While today we usually don't go around slapping people who are contradicting the True Faith (which would consume much of our day, honestly), we are called to pray for these souls and to encourage them and sometimes challenge them. Who in our own lives has strayed from the flock? Let us lift up that person(s) to the Lord today in prayer through the intercession of St. Nicholas.

Monday, December 5, 2011

Social Justice Right in Your Hands!

What does the Church say about Social Justice issues? A LOT! One of the best texts that includes references and quotes galor from Vatican II, John Paul II and other more recent documents, is the Compendium of the Social Doctrine of the Church. It was required reading for both of my social justice classes at the seminary and ought to be required for all Catholics period. To help with that endeavor, The Curt Jester has kindly made it available for free in e-reader format (iPad/Nook/Kindle/etc.) HERE. Check it out!

Sunday, December 4, 2011

Preparation = Reconciliation

St. John the Baptist preaching repentance
Readings for Sunday, December 4/ Second Sunday of Advent: 
Isaiah 40:1-5, 9-11
Psalm 85:9-14
2 Peter 3:8-14
Mark 1:1-8

As we read the opening verses of the Gospel of Mark today, we immediately hear not about the Lord but about John the Baptist, who prepared the way for the Lord’s coming. In moving from the prophecy of Isaiah to the introduction of John as appearing in the desert proclaiming a message of repentance, St. Mark shows us that John is not just a lead-in to the story but is really a key figure. Moreover, by establishing repentance as the proper mode of preparation for the Lord’s coming, he also reveals to us how we are to spend this time of preparation in Advent.

As we listen to the scriptures, we hear about this reality of repentance being the proper means of preparation in the Second Letter of St. Peter also. The Lord’s delay in coming, he points out, is not some accidental thing or something the Lord is doing for His own good, but rather He delays His coming to enable us to have time to repent and thus be truly prepared for the day that the Lord truly does come. We are then challenged by the first Pope himself to conduct ourselves in holiness and to strive to be found without spot or blemish. We are called not simply to be good or sufficient, but perfect and spotless. This is not something that we can do, however. Rather, we must repent of our sinfulness and the Lord will sanctify us Himself. He will make us perfect.

As we hear today the story of John’s calling people to repentance before the Lord’s coming so many years ago, we recognize that he is also calling us to repentance today. But unlike in John’s day, when washing with water left people still in their sins, we are called this Advent season to repent and turn to Jesus Christ in the person of the priest in the Sacrament of Reconciliation, where we are washed clean by the Blood of Christ and our sins truly forgiven.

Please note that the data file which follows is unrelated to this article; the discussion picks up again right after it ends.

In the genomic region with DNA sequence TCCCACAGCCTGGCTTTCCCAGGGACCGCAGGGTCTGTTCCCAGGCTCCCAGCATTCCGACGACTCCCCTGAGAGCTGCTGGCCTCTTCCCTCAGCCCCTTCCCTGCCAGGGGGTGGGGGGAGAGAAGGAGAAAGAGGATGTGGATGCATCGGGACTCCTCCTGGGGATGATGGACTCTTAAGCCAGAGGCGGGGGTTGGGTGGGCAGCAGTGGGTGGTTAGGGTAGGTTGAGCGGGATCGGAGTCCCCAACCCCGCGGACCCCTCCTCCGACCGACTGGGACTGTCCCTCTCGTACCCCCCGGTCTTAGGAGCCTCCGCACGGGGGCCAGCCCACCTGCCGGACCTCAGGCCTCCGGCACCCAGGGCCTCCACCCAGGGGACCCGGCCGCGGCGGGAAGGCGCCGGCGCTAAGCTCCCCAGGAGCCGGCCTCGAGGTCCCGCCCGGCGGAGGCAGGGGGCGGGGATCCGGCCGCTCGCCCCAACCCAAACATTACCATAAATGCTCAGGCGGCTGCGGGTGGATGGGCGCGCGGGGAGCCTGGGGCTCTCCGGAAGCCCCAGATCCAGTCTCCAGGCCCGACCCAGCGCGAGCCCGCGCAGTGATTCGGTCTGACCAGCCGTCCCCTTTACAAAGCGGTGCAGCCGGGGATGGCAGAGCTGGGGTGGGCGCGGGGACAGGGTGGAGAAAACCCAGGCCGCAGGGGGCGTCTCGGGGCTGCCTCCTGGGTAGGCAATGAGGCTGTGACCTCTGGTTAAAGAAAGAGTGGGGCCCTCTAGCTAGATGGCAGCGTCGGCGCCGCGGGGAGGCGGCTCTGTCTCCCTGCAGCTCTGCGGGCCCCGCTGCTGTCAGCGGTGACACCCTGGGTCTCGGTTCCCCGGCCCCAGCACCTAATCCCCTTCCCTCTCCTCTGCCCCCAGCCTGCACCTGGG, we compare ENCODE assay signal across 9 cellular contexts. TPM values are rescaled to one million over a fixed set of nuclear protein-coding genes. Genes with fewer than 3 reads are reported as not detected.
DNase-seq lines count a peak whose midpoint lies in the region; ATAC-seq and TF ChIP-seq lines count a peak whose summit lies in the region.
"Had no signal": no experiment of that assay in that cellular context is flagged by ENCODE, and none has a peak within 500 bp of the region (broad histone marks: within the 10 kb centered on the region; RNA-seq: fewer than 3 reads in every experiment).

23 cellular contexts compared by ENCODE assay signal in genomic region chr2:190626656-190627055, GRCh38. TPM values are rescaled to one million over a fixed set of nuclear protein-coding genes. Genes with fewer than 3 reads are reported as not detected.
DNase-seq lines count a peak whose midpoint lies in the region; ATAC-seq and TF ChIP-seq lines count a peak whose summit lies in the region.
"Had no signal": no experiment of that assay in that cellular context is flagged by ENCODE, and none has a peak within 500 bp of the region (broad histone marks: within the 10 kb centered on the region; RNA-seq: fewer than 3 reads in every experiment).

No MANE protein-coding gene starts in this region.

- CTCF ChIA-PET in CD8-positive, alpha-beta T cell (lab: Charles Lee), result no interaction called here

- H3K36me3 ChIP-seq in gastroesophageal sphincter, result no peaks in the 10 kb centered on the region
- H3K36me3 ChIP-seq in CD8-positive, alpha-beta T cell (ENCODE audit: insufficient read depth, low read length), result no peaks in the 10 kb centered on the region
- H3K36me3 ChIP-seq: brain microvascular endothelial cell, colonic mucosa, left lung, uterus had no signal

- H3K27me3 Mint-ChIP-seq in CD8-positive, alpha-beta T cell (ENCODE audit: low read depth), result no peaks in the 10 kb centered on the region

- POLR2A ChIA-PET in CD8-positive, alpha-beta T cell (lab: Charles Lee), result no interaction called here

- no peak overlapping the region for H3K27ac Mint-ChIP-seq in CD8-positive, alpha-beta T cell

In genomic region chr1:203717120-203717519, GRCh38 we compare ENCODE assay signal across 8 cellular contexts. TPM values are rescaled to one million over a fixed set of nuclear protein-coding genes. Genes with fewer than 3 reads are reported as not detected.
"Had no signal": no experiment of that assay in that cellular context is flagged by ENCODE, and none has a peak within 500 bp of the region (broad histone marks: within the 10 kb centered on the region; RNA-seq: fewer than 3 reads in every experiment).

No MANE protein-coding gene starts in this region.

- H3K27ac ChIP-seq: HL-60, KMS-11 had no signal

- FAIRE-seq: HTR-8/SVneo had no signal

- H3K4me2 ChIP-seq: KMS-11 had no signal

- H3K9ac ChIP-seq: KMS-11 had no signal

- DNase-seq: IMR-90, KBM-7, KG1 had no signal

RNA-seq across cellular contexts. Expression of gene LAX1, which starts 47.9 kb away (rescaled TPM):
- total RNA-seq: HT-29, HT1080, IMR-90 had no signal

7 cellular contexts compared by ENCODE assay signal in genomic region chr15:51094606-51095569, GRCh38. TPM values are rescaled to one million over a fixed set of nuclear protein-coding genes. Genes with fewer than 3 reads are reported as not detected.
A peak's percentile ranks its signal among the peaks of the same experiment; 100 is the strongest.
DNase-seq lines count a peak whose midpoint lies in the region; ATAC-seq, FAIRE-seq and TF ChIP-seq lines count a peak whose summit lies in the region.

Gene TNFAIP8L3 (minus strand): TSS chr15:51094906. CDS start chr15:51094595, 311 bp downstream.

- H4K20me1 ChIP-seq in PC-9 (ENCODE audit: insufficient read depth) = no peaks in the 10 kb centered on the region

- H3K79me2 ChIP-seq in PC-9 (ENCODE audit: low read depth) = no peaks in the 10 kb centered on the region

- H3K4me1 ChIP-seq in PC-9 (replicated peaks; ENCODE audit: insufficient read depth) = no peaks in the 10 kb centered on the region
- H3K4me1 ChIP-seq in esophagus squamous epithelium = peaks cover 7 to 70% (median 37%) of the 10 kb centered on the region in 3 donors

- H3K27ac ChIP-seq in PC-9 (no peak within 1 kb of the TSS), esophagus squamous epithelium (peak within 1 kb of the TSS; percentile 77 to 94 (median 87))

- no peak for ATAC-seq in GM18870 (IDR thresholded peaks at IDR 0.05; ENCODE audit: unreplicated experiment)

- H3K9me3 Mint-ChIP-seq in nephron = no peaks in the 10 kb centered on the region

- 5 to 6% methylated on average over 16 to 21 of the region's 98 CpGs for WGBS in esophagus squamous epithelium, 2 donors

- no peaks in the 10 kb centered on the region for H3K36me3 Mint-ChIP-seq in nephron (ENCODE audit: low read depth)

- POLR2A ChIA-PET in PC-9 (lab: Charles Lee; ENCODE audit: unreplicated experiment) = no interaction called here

Open for Business!
Mother Church tells us that we must go at least once every year to the Sacrament of Reconciliation as a way of ensuring that we are taking proper care of our souls. If you haven’t been to confession in the past year, please go. And I’ll take it a step further and say that if you haven’t been to confession in the past month, you should go also. Pope John Paul II and many saints of the Church went weekly, if not more often. Could we not benefit from such frequent help from the graces of the sacrament too?

As I encourage you to go to confession so frequently or at all, some of you may already be finding reasons or excuses of why you shouldn’t.

I don’t do anything that bad, so I don’t really need to go.
Or the opposite: I’ve done something so bad that Jesus surely won’t forgive me.
I can’t tell Father these things and then face him later.
I can’t find the time to get to the sacrament.
I just say that same things over and over.
I don’t really see the need to go since I can ask Jesus for forgiveness myself.

To these and any other fear or excuse, I simply say that God’s mercy is beyond measure. Christ’s own blood was poured out for forgiveness of our sins, as the consecration of the wine reminds us. To be afraid or not in need of coming to that great source of love and mercy in confession is what the devil desires of us. He wants us not to prepare the way for the Lord’s coming, but rather simply to be content with how things are or to be held back with fear from how things could be. As we continue to await the Lord’s coming and we hear that call of the Baptist to repentance, I say to you what Our Lord said to His disciples so many times: Be not afraid. Prepare the way of the Lord.

Saturday, December 3, 2011

Catholic and Gay

As 'Gay Marriage' is spoken about more and more frequently these days in the secular media, the Church's teachings on homosexuality often come under attack and she (and we the members) are often made out to be hateful, discriminatory and self-righteous. With that in mind, I came across this beautiful blog post written on the topic from the point of view of a man who is Catholic and gay:

[H/T to Young and Catholic blog HERE, who picked up the post originally at Little Catholic Bubble blog HERE.]